Argentina stocks unchanged as Wall Street eyed

viernes 4 de abril de 2008 18:19 ART
 

BUENOS AIRES, April 4 (Reuters) - Argentine stocks closed little changed on Friday as investors eyed a mixed day on Wall Street, where weak labor data took a toll, and profit-taking late in the session erased earlier gains in low volume.

The benchmark MerVal stock index .MERV nudged down 0.02 percent to 2,152.03 points, cutting short a seven-session run of gains.

"The MerVal had a limited fall despite the negative jobs data in the United States," said Augusto Farina, a trader at Amirante Galitis brokerage.

Buenos Aires-listed shares of Brazilian state oil company Petrobras APBR.BA were up 0.28 percent to 177 pesos and Banco Macro BMA.BA gained 0.48 percent to 8.34 pesos.

"Interest in shares such as Brazil's Petrobras and Banco Macro enabled the market to close stable but with low volume due to Wall Street fears," he said.

In New York, the Dow Jones Industrial Average .DJI gave up 16.61 points, or 0.13 percent, while the Nasdaq .IXIC gained by 0.32 percent, as nagging fears about more bank losses and the biggest monthly decline in the job market in five years overshadowed optimism that the credit crisis was easing.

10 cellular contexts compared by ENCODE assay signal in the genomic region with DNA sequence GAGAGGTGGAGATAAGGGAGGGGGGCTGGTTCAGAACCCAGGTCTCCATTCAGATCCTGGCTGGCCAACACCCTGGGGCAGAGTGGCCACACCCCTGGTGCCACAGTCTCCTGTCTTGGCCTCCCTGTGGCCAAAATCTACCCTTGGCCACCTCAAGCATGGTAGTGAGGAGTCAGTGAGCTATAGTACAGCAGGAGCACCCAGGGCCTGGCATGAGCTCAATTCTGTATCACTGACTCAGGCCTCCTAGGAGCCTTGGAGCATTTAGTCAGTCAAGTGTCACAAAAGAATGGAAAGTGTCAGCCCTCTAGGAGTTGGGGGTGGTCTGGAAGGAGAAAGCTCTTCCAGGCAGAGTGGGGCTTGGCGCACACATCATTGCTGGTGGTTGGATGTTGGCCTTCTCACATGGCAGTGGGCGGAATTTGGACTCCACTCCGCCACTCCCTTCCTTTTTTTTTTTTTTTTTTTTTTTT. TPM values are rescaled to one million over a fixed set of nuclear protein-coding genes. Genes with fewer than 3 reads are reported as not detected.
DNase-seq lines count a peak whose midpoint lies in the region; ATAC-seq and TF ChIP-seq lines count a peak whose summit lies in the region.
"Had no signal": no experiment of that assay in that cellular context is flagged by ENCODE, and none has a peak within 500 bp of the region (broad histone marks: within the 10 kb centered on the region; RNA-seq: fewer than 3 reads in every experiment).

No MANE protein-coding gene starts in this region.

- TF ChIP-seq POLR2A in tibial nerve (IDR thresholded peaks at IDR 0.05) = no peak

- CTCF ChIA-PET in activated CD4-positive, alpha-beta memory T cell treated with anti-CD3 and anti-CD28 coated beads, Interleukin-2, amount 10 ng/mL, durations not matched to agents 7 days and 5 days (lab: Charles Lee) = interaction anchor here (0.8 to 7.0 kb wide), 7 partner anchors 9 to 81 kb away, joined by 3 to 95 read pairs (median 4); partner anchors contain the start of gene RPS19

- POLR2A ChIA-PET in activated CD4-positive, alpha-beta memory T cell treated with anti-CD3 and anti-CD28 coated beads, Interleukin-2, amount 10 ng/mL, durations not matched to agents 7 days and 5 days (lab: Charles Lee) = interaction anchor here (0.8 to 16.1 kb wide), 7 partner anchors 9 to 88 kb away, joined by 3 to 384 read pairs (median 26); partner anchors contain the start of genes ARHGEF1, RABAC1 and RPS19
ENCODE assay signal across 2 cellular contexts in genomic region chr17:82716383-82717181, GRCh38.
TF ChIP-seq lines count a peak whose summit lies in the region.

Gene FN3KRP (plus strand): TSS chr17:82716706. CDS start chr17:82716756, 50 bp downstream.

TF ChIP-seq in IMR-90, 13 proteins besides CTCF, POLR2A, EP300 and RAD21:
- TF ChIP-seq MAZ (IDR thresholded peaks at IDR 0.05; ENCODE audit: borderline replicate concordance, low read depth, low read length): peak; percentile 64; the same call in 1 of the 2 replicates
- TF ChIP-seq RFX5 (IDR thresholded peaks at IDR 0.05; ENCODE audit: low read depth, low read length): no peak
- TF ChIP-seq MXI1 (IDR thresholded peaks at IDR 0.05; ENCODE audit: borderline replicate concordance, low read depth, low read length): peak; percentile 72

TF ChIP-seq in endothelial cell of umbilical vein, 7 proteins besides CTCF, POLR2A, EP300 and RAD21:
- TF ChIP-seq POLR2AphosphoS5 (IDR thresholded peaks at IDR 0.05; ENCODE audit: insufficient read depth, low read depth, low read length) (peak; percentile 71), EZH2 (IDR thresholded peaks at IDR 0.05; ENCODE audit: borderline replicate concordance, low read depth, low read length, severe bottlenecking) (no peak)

On the MerVal, top percentage losers included telephone company Telecom Argentina (TEC2.BA: Cotización), which fell 2.21 percent to 13.9 pesos, and Banco Patagonia BPAT.BA, which shed 1.85 percent to 2.66 pesos per share.

On the broad market, volume was a meager $24.1 million. Of the active issues, 32 advanced, 28 declined and 13 ended unchanged.

Meanwhile the peso ended stable at 3.1625/3.1650 ARS=RASL per dollar in formal interbank trade, where the central bank regularly intervenes.

In informal trade between foreign exchange houses, as measured by Reuters, the peso ARSB= also closed unchanged at 3.1825/3.1850.

On the debt market, government bonds <AR/BONOS> rose 1.0 percent on average. The session's gainers were led by the dollar-denominated Discount bond, which gained 1.6 percent. (Reporting by Walter Bianchi and Jorge Otaola; Writing by Gaspard Sebag; Editing by Leslie Adler)